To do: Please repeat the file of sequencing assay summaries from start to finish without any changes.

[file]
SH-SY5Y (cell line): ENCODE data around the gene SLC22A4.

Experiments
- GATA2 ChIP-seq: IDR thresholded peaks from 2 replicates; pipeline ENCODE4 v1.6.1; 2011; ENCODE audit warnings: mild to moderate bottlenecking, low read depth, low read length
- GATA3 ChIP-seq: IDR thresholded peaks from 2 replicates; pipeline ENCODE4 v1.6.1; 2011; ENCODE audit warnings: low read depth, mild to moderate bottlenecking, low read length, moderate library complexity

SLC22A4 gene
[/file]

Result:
SH-SY5Y (cell line): ENCODE data around the gene SLC22A4.

Experiments
- GATA2 ChIP-seq: IDR thresholded peaks from 2 replicates; pipeline ENCODE4 v1.6.1; 2011; ENCODE audit warnings: mild to moderate bottlenecking, low read depth, low read length
- GATA3 ChIP-seq: IDR thresholded peaks from 2 replicates; pipeline ENCODE4 v1.6.1; 2011; ENCODE audit warnings: low read depth, mild to moderate bottlenecking, low read length, moderate library complexity

SLC22A4 gene